Mom and pop drug shops line the streets of cities and villages across LMICs. Unfortunately the quality of their offerings is equally all over the map, with many shops offering counterfeit drugs that don’t work and can be toxic. Professionalized pharmacy chains and franchise networks proliferating in Asia may improve drug quality and operational efficiency to keep prices low. In the Philippines, Botika ng Bayan and Generics Pharmacy are two popular franchise networks that have seen success. Similarly, in India, the pharmacy chain MedPlus originated in tech-hub Hyderabad and has since spread nationally.

2.       Affordable Primary Care Clinic Chains

These chains—often for-profit—are set up to standardize quality and give low -income people more care options. Many chains operate in urban areas where large volumes can help them keep prices down. Inspired by the US drug store chain CVS’s Minute Clinics, entrepreneur Breno Araújo conceptualized Saúde 10 for launch in Rio de Janeiro. LiveWell’s anchor clinic in Nairobi is fully automated to reduce waiting times and provides consultation, diagnosis, and treatment for a wide range of illnesses.

3.       Vouchers

Distributed for free or sold for a small fee, vouchers increase access to key health services by allowing low-income people to “purchase” (through demand-side donor or government subsidies) a specific package of services from approved clinics which often include both public and private facilities. Kenya’s Output-Based Aid Voucher program enables poor mothers to deliver their babies in their choice of accredited institutions for a small fraction of the normal price. Private maternity clinics have been able to expand their services and extend their customer base to poorer clients as a result.

4.       Telemedicine

In many countries doctors and specialists cluster in urban areas leaving rural areas underserved. Telemedicine shows promise in bridging the rural-urban health divide. Programs like BuddyWorks in the Philippines connect family doctors with specialists living miles away via SMS and Skype. Other telemedicine programs connect village patients to doctors based in cities via high-speed video over internet. Devices like the Neurosynaptic ReMeDi box allows doctors to monitor a patient’s vital signs, diagnose illnesses, and recommend treatment via video conference. World Health Partners is a not-for-profit telemedicine chain using ReMeDi in India’s rural north.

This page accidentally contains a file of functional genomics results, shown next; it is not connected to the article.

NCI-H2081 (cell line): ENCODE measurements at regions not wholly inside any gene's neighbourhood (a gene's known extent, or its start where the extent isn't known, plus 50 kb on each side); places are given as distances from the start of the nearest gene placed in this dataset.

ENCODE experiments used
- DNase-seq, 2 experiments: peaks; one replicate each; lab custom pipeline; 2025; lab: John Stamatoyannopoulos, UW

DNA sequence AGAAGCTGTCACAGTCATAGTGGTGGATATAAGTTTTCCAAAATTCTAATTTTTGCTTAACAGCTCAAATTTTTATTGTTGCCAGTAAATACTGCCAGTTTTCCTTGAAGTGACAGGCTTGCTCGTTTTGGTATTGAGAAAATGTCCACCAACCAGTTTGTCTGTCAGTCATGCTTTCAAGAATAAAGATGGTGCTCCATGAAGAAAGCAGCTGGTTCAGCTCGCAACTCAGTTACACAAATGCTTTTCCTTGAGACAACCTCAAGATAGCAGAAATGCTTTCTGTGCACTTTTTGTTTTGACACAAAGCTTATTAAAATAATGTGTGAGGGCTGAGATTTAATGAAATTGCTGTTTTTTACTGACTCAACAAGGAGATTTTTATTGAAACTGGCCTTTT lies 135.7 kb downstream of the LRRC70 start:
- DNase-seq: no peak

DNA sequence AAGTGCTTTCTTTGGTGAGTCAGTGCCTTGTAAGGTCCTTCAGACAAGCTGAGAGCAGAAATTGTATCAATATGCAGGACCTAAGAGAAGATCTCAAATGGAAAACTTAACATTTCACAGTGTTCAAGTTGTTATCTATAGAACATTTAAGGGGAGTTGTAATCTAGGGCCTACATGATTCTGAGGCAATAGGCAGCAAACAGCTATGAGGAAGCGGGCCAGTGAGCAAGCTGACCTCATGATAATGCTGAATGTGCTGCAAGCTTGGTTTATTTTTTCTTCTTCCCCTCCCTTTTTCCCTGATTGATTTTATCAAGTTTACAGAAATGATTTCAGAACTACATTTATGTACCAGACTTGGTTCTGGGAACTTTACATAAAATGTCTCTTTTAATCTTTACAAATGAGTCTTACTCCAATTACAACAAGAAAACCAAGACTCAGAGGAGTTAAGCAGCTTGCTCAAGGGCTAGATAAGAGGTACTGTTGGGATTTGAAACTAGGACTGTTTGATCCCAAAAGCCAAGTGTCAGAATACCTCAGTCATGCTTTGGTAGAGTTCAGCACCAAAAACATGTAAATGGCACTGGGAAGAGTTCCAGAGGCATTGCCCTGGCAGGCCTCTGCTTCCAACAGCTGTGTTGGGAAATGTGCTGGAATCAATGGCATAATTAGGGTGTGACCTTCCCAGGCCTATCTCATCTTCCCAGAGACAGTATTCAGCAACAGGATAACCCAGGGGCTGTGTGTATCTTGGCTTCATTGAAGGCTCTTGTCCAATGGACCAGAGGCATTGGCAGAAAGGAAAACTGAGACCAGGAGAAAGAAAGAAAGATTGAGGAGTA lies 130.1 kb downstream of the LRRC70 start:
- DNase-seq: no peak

5.       Health Hotlines

Health hotlines provide people without access to trained doctors with basic health information and connections to available health services. Well known examples include MedicallHome, a subscription-fee funded program in Mexico, and HMRI, an Indian program funded by government contracts. MeraDoctor is a for-profit health line just launched in Mumbai. Hello Doctor 24×7 is an Orissa-based Indian health advice line so popular that competitors have adopted the very same name to attract customers. Popular throughout South Asia, these well-utilized businesses may soon be replicated in East Africa.

These models offer promising solutions to key health system challenges, but the question remains: Do they really work? What programs are actually improving quality, affordability, and access? CHMI is now working with our partners to collect better evidence and then use it to promote the scale-up and replication of high-impact programs.

More findings from CHMI’s First Year Report can be found here.